Setbacks and Derailments

Rail transportation has always had risks, both in terms of investment and safety. Florida railways have witnessed numerous train wrecks and other disasters, sometimes with tragic loss of life.

Seaboard Air Line Railway train wreck (1905)

Seaboard Air Line Railway train wreck (1905)

Image number: N038568

The wreck occurred at McDonald, north of Plymouth in Orange County, Florida.

Train wreck on a bridge in Tampa (1906)

Train wreck on a bridge in Tampa (1906)

Image number: N038646

Wreck of engine 92 at De Land (191-)

Wreck of engine 92 at DeLand (191-)

Image number: PR09122

Built in 1894 by Baldwin Locomotive Works, it was scrapped on May 1, 1934.

Rescue train swept off the tracks by the 1935 Labor Day hurricane (1935)

Rescue train swept off the tracks by the 1935 Labor Day hurricane (1935)

Image number: N041488

The hurricane washed this eleven car special train off the track soon after reaching the stricken area. The train was trying to rescue 683 World War I veterans in a rehabilitation camp. More than 200 veterans died as a result of the hurricane.

The veterans, a remnant of the Bonus Army that marched on Washington, were employed for highway construction in the federal work relief project.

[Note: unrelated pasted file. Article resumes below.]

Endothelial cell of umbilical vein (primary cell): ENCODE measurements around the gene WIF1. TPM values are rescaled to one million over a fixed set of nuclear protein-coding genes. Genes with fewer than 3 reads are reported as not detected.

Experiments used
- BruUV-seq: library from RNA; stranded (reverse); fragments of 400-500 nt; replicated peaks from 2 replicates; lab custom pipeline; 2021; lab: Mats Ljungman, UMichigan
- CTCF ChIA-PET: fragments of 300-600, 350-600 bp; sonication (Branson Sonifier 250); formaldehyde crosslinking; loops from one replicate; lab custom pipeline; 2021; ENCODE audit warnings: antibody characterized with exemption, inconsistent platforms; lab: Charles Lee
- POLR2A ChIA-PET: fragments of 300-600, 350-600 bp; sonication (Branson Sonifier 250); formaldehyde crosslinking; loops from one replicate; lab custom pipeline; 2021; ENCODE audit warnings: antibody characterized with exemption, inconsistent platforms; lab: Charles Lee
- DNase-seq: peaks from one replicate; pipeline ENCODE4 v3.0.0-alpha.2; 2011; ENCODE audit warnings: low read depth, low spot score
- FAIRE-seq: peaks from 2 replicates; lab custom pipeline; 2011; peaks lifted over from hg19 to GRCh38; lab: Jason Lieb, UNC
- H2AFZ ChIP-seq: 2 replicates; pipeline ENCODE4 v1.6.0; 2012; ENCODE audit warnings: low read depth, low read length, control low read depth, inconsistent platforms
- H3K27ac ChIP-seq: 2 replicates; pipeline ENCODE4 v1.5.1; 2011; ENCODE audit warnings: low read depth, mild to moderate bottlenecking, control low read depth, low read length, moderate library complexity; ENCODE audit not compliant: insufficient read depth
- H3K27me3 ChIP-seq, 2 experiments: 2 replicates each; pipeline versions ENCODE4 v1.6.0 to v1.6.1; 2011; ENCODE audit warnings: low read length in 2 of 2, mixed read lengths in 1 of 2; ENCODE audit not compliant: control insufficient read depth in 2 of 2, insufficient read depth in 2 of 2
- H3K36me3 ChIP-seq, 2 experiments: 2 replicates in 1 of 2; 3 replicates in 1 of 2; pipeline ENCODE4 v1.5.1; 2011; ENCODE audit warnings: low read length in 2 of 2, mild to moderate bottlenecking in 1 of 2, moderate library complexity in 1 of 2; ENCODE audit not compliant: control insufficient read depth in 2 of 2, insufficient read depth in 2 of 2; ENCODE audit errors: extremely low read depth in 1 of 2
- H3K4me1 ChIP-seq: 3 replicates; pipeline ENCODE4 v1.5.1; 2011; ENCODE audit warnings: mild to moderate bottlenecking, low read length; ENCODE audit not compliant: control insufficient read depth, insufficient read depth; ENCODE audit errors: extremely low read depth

Wreck at Delray Beach (1961)

Wreck at Delray Beach (1961)

Image number: PR09188

The railroad was part of the Florida East Coast Railway line.

Aerial view showing train derailment in Crestview, Florida (ca. 1979)

Aerial view showing train derailment in Crestview, Florida (ca. 1979)

Image number: DND0896

End of an Era, Rails to the Future

Trains helped to establish new towns and cities in Florida. Trains connected distant areas of the state and were integral parts of Florida’s expanding industries such as lumber, phosphate, tourist, manufacturing and agriculture.

The diesel-electric locomotive had almost replaced steam engines entirely by the 1940s. Other forms of transportation—first automobiles, then aircraft—became popular alternatives to train travel. By the 1960s, Florida’s railroads were almost exclusively used for freight and industrial shipments.

Beginning in the 1980s, Florida citizens, politicians, and business communities debated the development of high-speed railways to make travel between Florida's major cities easier and less expensive. Meanwhile, some Florida cities began planning light rail systems to combat traffic congestion in downtown areas.

Nighttime view of the Spaceship Earth geosphere and monorail at the Walt Disney World Resort's EPCOT Center in Orlando, Florida

Nighttime view of the Spaceship Earth geosphere and monorail at the Walt Disney World Resort's EPCOT Center in Orlando, Florida

Image number: COM03908